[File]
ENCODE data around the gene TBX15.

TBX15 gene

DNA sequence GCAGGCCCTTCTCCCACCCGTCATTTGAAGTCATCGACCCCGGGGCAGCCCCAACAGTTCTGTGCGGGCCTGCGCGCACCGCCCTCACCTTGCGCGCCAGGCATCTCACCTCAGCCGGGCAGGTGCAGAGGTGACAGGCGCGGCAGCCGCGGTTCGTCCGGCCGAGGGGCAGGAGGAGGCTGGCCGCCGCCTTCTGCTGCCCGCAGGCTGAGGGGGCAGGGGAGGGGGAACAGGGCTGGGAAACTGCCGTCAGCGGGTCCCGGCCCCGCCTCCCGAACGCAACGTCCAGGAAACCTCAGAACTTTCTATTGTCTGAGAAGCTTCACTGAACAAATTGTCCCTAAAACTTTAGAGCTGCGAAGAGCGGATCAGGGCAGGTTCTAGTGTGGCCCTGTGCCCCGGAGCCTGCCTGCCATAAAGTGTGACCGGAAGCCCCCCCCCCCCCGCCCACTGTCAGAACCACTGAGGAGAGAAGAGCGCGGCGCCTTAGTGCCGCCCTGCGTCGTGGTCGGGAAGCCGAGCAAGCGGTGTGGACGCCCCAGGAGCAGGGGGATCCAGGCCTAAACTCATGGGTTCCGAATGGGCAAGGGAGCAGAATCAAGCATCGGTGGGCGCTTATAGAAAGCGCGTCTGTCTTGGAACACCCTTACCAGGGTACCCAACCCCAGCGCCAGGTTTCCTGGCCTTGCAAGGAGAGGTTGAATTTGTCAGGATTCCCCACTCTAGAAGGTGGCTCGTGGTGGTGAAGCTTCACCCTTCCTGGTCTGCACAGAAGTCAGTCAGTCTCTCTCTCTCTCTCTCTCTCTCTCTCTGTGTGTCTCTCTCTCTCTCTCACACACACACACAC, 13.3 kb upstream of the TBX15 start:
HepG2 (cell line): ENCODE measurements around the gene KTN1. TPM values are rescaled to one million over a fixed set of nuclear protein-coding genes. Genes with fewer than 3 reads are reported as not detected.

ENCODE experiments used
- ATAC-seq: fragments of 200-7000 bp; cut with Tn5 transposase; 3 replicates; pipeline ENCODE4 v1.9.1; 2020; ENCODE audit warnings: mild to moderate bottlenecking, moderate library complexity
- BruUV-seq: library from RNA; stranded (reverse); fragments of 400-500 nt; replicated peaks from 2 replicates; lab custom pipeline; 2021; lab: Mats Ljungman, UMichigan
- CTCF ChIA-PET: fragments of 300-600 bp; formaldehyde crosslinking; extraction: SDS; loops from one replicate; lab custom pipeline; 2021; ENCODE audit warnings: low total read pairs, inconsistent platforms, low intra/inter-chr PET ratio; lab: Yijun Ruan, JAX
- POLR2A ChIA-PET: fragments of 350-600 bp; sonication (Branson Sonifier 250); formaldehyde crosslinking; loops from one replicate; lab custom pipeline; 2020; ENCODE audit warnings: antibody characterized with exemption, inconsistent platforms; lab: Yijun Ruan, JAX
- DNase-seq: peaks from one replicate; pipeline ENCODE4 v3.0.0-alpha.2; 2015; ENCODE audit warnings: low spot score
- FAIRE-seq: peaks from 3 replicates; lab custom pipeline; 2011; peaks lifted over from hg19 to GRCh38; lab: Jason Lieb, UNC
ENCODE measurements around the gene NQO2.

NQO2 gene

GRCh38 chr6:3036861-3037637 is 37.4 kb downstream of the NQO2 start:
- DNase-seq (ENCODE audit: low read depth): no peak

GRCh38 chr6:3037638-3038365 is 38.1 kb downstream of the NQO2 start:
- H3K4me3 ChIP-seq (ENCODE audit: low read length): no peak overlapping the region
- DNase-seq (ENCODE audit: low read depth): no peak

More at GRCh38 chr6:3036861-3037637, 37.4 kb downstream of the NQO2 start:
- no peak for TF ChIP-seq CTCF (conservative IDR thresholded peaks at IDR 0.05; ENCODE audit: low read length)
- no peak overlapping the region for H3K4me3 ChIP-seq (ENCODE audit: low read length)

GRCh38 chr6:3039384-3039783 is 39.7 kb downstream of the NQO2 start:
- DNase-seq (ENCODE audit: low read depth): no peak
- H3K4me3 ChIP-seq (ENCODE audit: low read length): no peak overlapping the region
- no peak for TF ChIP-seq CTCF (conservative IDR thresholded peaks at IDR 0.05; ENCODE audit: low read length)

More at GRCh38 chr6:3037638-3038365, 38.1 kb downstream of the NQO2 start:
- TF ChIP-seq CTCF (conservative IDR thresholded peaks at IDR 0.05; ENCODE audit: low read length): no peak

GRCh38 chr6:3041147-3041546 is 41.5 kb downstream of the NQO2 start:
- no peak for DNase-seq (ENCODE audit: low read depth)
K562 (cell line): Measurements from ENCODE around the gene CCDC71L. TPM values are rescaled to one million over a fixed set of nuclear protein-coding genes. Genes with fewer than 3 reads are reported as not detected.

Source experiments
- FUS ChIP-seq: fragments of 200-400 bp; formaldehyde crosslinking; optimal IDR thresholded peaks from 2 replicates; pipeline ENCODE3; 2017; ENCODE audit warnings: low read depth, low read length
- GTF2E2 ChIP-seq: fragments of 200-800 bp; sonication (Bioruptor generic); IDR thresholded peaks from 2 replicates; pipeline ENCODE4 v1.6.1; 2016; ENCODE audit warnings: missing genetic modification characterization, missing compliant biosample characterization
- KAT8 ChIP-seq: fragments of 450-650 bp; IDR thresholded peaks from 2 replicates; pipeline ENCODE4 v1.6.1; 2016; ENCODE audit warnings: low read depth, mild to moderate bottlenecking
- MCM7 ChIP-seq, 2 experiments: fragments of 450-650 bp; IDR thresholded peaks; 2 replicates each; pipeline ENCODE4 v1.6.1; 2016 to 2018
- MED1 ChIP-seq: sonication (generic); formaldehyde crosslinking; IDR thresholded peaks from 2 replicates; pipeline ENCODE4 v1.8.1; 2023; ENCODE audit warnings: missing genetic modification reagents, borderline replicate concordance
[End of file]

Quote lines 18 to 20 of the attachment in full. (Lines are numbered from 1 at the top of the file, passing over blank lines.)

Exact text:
- DNase-seq (ENCODE audit: low read depth): no peak

More at GRCh38 chr6:3036861-3037637, 37.4 kb downstream of the NQO2 start:
- no peak for TF ChIP-seq CTCF (conservative IDR thresholded peaks at IDR 0.05; ENCODE audit: low read length)